Well done, G! And Sybil is her very proud grandmother, Sybil Austin, whose husband Dr Austen Elliot, so many of you will remember, and I was privileged to meet, when we were both Trustees at the Hospice.

May God bless you all,

Fr Paul

Thursday 22nd July 2021

Lovely lunchtime yesterday out at Trudy from Trueman’s beautiful garden in Hawarden. We inherited Trudy from Sacred Heart Hawarden many years ago, a priceless heirloom, and all I can say is, their loss was our gain. She’s run our on-line Zoom Prayer Group brilliantly all year, meeting every fortnight and basing our hour together around the forthcoming Sunday’s Scriptures, with some inspirational music to accompany them. She’s also a pillar of our Choir and brings the average age down by twenty years. She’s an amazing grandmother to Gethin, Carwyn and William, and spoils her husband Richard something rotten. What else can I say?

Yesterday, she invited all twelve members of the Prayer Group to a super mid-day lunch in her garden. We all agreed that, well as we know each other, it was so pleasant to meet in person and not to have to shout, “You’re muted, Norman!” at each other every five minutes. That’s one phrase none of us will miss in the future, eh?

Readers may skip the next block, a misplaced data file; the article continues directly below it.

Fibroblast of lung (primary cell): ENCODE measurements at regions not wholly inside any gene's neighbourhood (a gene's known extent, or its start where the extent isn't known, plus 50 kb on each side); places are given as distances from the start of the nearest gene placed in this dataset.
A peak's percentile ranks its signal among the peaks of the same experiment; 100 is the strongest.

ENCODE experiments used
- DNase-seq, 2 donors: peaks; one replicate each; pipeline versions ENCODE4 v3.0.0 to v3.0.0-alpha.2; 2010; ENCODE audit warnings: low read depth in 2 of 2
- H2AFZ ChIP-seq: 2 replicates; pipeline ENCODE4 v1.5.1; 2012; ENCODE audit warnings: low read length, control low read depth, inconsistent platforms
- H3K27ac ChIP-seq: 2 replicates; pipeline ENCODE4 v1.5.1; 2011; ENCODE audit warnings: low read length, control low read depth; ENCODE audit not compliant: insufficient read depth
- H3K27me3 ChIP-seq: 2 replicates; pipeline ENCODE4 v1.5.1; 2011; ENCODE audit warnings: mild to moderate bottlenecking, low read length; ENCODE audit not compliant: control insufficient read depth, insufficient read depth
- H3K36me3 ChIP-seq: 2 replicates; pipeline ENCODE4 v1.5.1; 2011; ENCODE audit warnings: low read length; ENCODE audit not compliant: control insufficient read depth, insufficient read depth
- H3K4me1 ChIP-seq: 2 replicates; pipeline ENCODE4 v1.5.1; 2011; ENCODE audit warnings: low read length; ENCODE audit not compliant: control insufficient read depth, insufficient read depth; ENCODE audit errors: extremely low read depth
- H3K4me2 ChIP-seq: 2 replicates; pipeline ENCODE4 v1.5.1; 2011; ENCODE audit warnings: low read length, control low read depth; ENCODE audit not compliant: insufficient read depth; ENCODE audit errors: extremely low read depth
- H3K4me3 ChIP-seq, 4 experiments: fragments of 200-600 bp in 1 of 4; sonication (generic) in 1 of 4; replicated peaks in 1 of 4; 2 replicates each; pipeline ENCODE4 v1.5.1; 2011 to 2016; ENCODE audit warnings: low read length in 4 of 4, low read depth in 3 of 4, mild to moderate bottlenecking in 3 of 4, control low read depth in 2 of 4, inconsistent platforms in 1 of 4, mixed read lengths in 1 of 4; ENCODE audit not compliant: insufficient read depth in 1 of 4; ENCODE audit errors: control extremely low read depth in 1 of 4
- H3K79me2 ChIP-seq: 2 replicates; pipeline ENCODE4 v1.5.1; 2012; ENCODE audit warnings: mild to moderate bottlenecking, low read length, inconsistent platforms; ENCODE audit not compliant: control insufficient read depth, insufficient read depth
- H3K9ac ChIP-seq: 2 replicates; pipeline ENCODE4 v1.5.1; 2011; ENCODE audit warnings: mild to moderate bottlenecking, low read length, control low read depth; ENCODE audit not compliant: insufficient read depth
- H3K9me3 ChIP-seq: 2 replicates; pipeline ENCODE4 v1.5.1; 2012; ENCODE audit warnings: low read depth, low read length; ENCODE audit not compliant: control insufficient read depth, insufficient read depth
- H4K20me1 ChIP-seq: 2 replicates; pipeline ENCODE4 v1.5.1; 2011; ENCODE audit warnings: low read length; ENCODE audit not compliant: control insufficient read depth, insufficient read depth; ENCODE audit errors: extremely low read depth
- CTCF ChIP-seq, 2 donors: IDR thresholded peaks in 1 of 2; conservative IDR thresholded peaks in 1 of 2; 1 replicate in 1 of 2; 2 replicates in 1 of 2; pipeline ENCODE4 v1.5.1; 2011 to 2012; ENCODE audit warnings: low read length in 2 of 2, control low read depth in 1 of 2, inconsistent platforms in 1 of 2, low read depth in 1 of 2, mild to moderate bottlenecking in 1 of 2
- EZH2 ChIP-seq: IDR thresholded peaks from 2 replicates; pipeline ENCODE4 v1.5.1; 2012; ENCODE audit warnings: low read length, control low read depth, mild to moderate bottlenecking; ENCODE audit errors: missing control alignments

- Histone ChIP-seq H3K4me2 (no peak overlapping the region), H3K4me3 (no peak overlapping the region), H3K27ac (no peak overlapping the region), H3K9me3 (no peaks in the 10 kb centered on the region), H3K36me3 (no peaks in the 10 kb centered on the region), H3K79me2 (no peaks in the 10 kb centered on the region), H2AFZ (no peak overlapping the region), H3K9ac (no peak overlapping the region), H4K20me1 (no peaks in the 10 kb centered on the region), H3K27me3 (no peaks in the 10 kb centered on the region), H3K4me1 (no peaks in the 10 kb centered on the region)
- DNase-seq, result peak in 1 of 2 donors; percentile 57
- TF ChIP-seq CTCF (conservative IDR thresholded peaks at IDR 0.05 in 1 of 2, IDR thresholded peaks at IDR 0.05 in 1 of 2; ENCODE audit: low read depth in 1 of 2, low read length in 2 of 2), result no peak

One interesting question arose as we sat under the awning sipping our water (honestly): what is the role of a Dean? Last night, Brett from Broughton came round for his weekly lesson, more than ready now to be received into the Catholic Church. He asked me what Canon Law was and how it operated. So, killing two birds with the identical half-brick, here’s the relevant section from the 1983 Code of Canon Law, Title III, “The Internal Ordering of Particular Churches.” (Particular means local or individual churches - Dioceses and Parishes - as opposed to “the Universal Church”).

 

  • Chapter One is on Diocesan Synods (surprisingly rare these days?).
  • Chapter Two is “The Diocesan Curia”, very much in evidence in every Diocese.